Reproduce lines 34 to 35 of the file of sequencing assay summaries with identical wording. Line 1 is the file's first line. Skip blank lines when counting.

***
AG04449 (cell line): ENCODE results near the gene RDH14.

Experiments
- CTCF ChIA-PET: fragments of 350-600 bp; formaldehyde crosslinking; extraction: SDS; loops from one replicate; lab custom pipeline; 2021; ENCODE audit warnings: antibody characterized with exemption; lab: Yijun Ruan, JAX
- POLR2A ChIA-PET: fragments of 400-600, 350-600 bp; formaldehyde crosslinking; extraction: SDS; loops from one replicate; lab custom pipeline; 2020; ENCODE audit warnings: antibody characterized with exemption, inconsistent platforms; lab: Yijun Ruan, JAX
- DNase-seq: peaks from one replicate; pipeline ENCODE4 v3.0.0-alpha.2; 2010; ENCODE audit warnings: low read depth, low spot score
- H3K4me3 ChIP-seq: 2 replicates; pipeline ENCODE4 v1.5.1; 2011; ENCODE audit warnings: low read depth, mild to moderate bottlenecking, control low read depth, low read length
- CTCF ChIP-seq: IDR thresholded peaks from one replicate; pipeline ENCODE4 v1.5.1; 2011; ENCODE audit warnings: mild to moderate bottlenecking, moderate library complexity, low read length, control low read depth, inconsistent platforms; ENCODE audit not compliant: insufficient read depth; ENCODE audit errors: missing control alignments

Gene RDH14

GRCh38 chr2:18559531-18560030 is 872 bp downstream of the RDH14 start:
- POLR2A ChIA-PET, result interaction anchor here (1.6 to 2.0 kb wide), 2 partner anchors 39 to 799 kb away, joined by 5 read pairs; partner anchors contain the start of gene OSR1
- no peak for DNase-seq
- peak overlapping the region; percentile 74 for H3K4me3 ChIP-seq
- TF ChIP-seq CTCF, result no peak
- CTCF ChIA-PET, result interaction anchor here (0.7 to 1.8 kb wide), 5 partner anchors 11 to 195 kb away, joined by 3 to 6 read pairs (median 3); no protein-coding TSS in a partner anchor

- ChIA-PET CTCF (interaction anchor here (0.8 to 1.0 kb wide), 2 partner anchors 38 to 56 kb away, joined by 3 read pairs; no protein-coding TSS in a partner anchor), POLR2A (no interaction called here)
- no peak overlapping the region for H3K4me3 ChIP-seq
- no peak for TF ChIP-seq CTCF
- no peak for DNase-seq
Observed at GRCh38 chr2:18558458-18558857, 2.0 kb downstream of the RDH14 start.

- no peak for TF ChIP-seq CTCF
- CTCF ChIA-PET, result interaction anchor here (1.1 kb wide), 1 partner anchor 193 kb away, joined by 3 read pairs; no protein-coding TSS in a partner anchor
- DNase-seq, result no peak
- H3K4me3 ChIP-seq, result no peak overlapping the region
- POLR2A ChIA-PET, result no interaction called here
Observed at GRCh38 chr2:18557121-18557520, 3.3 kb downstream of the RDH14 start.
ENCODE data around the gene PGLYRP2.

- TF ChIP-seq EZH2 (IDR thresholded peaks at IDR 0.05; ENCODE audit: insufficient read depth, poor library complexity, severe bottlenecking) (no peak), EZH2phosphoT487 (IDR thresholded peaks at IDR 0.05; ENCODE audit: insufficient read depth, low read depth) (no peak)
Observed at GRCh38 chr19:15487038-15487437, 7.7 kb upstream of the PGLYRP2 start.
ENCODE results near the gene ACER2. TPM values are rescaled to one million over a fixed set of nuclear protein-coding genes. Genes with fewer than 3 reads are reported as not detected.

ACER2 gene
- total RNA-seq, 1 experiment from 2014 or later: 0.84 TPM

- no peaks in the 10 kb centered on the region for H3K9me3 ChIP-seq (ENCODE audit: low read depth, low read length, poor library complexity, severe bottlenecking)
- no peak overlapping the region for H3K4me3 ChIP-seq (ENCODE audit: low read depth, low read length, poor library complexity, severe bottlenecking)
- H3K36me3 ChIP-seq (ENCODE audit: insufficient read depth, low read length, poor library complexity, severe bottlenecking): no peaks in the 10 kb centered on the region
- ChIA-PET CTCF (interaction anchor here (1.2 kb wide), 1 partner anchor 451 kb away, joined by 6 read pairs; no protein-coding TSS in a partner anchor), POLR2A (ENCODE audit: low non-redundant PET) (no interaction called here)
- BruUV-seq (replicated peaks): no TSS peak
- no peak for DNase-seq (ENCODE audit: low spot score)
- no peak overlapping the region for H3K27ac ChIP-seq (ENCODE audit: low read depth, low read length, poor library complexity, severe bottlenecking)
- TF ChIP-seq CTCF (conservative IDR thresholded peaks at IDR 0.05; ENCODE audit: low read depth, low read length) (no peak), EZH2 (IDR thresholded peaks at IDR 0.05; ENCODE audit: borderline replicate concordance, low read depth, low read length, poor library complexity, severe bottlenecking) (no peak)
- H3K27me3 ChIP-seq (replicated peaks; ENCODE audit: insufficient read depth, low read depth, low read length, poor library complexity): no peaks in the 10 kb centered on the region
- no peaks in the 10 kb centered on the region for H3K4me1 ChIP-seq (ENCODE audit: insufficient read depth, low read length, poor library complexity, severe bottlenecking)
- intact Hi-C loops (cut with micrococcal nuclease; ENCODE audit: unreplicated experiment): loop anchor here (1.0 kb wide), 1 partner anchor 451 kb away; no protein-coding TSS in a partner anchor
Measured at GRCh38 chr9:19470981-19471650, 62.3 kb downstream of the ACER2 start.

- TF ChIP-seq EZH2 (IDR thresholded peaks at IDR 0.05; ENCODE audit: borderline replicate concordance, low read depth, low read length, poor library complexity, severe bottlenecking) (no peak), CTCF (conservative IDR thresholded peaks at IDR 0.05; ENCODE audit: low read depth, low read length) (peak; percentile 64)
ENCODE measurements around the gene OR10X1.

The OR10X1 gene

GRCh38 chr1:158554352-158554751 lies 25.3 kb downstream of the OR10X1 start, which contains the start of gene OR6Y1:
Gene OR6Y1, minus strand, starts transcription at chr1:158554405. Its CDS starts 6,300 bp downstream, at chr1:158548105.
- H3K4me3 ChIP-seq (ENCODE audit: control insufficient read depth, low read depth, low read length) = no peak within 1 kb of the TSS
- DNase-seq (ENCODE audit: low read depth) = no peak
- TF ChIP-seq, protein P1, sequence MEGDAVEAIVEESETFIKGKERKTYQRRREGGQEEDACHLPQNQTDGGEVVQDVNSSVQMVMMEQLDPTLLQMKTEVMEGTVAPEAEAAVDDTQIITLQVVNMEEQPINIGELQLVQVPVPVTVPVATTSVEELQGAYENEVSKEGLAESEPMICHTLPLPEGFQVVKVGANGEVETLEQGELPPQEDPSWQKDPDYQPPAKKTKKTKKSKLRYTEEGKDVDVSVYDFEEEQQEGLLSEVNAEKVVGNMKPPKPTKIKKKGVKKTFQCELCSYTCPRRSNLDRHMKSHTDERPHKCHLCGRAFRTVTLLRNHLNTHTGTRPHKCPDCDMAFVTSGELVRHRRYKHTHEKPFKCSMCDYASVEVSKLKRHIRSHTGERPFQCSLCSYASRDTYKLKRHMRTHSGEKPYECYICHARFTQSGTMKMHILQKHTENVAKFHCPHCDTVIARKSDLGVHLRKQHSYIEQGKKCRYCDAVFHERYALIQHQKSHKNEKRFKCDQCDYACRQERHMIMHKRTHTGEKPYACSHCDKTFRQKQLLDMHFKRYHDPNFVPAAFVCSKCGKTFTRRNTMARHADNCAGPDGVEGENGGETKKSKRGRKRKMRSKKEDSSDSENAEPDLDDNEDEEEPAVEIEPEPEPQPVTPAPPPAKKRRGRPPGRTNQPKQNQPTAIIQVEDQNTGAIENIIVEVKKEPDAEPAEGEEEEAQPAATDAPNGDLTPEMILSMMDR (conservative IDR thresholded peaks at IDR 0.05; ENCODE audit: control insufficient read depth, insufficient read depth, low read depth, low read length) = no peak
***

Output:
- H3K36me3 ChIP-seq (ENCODE audit: insufficient read depth, low read length, poor library complexity, severe bottlenecking): no peaks in the 10 kb centered on the region
- ChIA-PET CTCF (interaction anchor here (1.2 kb wide), 1 partner anchor 451 kb away, joined by 6 read pairs; no protein-coding TSS in a partner anchor), POLR2A (ENCODE audit: low non-redundant PET) (no interaction called here)